except fido: good old fido
who frisks against your calf and plays dead in the carport
or maybe you have your 2.3 kids, if your tubes aren’t tied—
and why haven’t your tubes been tied?
legacy of spittle and legacy of snot: fat emeralds, little gems
a fiefdom in the alveoli at the end of congested trachea
Oh, man. I have to say, when I first read this, I had to ask myself: where do I start? How about that first line, which utterly rejects the ethos of accumulation and insularity that characterizes the familial retreat to the suburban household; how is that for a conclusion, as it confidently, cheerfully ends with “you have nothing”? Equally cheerful and irreverent is his rejection of the ethos of reproduction in this passage that arguably characterizes the American status quo. When I read, “why haven’t your tubes been tied?”, I nearly fell out of my chair with gleeful laughter. Underlying this pointed question lies a reversal of the moral obligation that often characterizes the decision to procreate. In a world where we are devouring the planet at a velocity that is exponentially accelerating, why is it that no one has stopped to ask: do we really need more humans right now?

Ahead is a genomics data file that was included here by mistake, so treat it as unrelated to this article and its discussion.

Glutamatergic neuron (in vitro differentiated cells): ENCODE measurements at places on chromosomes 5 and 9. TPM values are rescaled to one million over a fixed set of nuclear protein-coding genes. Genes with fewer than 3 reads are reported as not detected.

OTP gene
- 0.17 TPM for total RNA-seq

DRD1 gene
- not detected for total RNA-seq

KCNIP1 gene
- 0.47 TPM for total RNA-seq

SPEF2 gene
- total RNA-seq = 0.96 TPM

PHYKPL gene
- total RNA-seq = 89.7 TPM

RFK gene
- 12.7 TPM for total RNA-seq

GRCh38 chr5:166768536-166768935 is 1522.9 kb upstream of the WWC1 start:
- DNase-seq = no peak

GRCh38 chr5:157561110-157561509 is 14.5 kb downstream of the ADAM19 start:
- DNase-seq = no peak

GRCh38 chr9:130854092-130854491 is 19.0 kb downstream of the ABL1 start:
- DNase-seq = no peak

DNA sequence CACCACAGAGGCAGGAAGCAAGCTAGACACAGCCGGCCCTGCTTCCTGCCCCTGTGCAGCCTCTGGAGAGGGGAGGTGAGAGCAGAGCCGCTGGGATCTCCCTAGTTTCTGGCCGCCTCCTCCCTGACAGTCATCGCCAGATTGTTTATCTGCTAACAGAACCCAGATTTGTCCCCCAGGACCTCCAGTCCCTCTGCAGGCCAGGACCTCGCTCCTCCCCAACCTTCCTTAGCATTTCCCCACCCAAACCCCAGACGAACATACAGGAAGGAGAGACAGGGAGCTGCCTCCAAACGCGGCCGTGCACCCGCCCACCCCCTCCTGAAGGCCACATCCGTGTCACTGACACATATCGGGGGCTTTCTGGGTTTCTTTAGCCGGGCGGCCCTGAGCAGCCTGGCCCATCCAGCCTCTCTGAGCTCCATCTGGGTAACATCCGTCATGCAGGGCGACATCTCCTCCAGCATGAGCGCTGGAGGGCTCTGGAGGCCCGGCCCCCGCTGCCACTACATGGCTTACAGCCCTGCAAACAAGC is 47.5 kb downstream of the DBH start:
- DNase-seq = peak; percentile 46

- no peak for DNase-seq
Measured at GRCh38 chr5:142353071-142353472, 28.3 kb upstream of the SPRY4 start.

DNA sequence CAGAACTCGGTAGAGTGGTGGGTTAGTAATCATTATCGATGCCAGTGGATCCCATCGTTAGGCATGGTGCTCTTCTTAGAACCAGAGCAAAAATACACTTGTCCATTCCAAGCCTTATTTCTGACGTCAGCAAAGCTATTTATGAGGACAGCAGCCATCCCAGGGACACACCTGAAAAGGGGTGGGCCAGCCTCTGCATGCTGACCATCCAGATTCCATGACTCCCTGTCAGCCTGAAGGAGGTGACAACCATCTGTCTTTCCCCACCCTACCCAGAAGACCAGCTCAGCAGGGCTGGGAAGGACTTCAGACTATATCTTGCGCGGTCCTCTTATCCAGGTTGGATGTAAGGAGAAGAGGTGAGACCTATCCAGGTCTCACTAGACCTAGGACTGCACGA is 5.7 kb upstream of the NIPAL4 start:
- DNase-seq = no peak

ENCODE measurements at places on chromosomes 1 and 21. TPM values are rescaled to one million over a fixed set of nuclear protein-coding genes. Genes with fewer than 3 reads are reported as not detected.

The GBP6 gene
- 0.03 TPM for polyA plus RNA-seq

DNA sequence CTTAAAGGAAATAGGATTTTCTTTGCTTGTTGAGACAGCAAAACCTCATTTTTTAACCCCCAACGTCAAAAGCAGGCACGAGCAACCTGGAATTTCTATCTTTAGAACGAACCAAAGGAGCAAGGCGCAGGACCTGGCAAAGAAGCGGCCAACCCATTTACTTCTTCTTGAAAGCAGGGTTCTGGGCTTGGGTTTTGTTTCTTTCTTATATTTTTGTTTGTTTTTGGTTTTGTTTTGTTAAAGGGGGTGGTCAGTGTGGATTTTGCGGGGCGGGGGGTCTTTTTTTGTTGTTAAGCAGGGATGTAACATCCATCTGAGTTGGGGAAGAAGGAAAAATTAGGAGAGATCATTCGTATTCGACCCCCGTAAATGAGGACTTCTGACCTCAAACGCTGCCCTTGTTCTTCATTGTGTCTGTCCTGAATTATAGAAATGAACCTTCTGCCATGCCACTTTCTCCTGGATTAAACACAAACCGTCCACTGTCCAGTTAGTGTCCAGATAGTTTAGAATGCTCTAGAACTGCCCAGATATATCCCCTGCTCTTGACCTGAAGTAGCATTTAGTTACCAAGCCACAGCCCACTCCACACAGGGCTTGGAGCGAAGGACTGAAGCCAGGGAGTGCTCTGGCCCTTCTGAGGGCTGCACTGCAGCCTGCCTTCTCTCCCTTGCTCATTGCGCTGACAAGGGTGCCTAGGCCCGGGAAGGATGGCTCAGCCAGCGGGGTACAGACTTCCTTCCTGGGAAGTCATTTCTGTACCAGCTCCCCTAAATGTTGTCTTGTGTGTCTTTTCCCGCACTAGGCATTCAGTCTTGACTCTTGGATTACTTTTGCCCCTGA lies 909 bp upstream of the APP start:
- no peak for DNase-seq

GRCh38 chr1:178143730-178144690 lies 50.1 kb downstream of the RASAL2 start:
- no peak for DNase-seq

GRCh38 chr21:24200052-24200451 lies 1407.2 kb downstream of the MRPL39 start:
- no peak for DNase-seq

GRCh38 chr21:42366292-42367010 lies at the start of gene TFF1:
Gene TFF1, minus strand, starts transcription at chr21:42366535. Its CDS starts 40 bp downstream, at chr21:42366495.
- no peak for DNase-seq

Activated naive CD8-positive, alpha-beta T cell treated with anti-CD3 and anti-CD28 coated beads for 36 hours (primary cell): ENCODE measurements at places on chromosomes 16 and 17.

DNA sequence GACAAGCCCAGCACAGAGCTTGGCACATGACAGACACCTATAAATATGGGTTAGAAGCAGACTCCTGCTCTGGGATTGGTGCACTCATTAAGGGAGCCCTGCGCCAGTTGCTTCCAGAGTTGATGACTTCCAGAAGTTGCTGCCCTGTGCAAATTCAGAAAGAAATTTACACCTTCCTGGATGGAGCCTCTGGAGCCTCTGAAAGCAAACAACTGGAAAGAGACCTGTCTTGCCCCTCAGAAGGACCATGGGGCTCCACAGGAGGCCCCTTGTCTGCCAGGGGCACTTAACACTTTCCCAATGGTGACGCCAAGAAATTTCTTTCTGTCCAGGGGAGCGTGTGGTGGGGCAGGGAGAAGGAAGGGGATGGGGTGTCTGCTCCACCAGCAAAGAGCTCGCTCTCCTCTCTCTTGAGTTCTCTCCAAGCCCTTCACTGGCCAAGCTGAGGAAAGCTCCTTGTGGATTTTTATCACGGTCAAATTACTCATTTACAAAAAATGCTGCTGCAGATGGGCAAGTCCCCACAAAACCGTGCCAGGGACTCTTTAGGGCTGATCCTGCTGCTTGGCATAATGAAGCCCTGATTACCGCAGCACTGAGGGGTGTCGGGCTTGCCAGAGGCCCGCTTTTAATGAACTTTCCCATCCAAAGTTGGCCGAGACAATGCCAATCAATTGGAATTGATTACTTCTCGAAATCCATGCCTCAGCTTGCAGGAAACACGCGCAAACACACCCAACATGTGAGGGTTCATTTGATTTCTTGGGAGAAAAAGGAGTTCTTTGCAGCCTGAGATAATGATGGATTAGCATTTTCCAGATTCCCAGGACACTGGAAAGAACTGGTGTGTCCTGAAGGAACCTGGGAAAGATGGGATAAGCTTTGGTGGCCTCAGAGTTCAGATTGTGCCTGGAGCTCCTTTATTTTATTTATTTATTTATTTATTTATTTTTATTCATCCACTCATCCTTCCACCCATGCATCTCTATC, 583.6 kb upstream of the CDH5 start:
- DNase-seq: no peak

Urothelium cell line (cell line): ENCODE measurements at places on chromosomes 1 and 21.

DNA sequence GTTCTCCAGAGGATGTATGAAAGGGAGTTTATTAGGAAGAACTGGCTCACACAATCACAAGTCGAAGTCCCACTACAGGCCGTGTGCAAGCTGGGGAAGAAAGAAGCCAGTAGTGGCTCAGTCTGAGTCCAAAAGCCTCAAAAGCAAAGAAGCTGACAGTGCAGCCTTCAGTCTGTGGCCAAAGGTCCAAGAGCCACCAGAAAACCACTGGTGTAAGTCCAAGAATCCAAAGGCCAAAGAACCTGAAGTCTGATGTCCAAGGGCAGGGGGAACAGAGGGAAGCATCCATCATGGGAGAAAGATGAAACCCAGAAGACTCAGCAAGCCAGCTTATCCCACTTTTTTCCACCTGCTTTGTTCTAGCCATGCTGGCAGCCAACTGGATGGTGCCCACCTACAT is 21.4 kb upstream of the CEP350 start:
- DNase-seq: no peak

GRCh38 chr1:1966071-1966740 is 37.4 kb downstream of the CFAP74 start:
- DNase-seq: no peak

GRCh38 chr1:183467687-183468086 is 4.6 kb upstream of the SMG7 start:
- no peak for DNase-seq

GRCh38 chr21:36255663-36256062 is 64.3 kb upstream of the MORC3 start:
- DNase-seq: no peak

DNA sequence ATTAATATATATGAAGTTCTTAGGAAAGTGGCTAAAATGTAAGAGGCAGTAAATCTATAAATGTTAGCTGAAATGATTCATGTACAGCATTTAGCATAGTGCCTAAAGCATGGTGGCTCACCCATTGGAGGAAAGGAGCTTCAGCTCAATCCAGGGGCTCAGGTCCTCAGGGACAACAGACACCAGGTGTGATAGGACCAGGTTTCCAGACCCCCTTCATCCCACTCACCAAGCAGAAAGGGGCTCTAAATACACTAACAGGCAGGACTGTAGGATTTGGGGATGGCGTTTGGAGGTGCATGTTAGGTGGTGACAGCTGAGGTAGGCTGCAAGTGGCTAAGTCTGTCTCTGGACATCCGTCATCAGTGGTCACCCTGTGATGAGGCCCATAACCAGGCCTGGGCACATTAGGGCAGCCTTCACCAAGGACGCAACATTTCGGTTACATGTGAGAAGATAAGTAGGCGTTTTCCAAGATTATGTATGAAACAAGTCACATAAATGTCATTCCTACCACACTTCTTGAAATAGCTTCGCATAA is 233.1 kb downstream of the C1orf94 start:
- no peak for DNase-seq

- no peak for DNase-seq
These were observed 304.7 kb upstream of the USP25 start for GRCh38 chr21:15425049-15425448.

Powell’s deftness as a writer is on full display in the final two lines of this excerpt, wherein he begins with the use of “spittle and snot” as a synecdoche for the small children in the household. This synecdoche juxtaposes nicely with the following metaphor of “fat emeralds” and “little gems” in his description of the children, lending the description an oozing mockery. Finally, his broadening of scope in the final line that I’ve included here, in which he creates a metaphor of the house on the cul-de-sac as a congested lung is at once visually stunning, and clear in meaning. This construction is a sign of disease, not wellness.
In summary, Powell’s collection beautifully renders issues that are both contemporary and timeless: contemporary in that they treat the current state of the psychological, social, and ecological landscapes; timeless in that the book can be viewed as one individuals attempt to meditate on the idea of death, on both a personal and transpersonal level. If these are issues that are relevant to you, dear reader of this review, as they should be if you are alive on planet Earth today, I highly recommend Powell’s book.